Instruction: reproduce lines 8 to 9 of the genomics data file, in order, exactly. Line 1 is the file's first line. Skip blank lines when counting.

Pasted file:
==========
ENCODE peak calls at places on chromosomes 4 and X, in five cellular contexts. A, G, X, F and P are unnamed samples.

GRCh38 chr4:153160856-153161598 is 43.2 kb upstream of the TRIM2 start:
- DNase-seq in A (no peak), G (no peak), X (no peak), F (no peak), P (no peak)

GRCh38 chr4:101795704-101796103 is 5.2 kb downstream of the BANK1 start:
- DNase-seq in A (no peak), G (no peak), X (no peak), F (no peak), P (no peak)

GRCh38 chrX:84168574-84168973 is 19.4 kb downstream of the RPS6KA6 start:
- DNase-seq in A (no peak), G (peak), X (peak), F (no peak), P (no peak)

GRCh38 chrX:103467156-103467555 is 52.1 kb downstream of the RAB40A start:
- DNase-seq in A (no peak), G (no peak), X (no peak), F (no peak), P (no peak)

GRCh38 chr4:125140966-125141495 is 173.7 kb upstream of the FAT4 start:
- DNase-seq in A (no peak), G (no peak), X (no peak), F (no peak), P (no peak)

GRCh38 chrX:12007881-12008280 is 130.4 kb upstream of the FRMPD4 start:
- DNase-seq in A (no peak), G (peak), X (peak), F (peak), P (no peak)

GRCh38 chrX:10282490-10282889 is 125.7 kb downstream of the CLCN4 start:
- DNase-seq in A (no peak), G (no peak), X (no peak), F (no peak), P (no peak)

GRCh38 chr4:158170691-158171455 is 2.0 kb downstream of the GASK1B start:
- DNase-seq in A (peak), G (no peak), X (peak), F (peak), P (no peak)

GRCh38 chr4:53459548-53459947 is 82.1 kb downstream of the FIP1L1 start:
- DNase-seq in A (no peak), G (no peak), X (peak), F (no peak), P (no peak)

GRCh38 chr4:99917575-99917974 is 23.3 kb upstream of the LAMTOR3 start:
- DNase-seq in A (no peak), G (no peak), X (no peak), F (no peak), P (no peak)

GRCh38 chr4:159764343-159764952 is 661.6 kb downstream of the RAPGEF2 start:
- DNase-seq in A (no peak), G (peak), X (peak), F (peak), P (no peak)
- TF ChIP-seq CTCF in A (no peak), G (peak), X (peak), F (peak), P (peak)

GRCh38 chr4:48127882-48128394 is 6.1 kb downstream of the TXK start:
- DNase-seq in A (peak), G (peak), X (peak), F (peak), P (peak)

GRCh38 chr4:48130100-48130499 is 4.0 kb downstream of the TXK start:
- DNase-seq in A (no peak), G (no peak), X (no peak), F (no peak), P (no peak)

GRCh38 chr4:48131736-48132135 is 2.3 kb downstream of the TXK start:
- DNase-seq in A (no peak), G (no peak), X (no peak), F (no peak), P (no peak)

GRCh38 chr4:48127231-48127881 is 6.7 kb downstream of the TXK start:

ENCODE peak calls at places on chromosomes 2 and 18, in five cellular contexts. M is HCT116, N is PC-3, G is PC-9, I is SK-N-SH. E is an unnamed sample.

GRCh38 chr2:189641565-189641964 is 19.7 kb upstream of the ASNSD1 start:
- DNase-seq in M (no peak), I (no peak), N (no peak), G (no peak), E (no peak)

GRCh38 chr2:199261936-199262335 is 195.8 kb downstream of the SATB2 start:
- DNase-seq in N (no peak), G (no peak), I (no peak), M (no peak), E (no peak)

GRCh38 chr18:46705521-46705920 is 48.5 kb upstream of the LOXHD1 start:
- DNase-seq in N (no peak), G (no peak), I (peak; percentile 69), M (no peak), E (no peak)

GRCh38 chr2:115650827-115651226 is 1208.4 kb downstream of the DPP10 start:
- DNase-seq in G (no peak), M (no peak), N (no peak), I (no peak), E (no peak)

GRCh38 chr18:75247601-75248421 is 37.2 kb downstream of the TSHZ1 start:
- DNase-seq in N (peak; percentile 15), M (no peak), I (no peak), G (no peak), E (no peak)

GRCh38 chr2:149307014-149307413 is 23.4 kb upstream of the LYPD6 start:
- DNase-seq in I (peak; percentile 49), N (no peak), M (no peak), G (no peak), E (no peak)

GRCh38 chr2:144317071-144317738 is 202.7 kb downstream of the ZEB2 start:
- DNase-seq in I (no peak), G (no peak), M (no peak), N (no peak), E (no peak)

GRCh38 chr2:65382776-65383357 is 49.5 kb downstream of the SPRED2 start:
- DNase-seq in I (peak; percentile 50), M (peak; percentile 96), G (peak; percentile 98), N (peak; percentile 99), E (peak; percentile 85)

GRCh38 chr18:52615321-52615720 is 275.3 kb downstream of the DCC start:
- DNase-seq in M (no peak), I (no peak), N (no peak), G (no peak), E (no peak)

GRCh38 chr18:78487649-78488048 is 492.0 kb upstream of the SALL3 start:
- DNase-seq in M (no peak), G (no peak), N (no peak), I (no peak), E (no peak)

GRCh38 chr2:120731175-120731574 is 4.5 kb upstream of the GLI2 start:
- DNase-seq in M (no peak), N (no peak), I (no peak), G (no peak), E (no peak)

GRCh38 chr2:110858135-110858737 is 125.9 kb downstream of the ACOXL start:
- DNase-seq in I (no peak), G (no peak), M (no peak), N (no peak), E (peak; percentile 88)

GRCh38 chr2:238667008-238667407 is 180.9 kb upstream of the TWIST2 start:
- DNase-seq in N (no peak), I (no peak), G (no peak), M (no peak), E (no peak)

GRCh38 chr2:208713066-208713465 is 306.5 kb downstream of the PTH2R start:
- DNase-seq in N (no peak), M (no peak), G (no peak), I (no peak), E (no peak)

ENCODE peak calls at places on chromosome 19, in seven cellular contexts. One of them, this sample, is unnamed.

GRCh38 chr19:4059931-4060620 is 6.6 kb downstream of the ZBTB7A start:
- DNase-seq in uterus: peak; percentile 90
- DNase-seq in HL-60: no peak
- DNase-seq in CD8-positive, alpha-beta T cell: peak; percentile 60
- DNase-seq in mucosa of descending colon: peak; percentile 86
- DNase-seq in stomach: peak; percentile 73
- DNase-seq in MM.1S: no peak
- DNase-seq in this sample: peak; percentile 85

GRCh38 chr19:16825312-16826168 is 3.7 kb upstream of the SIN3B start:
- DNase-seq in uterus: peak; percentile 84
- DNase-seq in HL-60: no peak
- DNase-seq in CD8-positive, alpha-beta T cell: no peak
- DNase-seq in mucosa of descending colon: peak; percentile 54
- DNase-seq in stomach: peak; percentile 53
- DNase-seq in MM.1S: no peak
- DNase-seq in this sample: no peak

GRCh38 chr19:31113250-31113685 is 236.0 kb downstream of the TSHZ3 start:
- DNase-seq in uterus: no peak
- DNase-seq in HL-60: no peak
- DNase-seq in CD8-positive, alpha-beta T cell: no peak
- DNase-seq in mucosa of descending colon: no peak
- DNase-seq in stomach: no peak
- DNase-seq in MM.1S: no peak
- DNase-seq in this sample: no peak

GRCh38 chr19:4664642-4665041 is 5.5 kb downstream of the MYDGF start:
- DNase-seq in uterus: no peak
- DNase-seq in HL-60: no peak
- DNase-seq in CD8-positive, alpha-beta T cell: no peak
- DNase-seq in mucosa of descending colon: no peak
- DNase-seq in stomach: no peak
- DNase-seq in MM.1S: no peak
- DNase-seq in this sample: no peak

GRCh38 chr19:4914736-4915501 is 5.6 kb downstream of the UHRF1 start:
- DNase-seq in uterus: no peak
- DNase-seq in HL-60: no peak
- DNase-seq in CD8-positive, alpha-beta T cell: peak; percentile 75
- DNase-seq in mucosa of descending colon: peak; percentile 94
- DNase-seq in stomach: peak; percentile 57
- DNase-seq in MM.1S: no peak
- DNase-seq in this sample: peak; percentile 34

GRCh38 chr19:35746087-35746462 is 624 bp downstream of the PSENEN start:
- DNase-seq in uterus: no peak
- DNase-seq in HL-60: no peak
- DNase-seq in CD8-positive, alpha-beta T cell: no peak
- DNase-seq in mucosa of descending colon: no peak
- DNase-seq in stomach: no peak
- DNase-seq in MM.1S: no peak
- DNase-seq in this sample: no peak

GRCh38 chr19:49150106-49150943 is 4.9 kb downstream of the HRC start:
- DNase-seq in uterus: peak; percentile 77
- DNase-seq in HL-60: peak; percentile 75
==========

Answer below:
GRCh38 chrX:103467156-103467555 is 52.1 kb downstream of the RAB40A start:
- DNase-seq in A (no peak), G (no peak), X (no peak), F (no peak), P (no peak)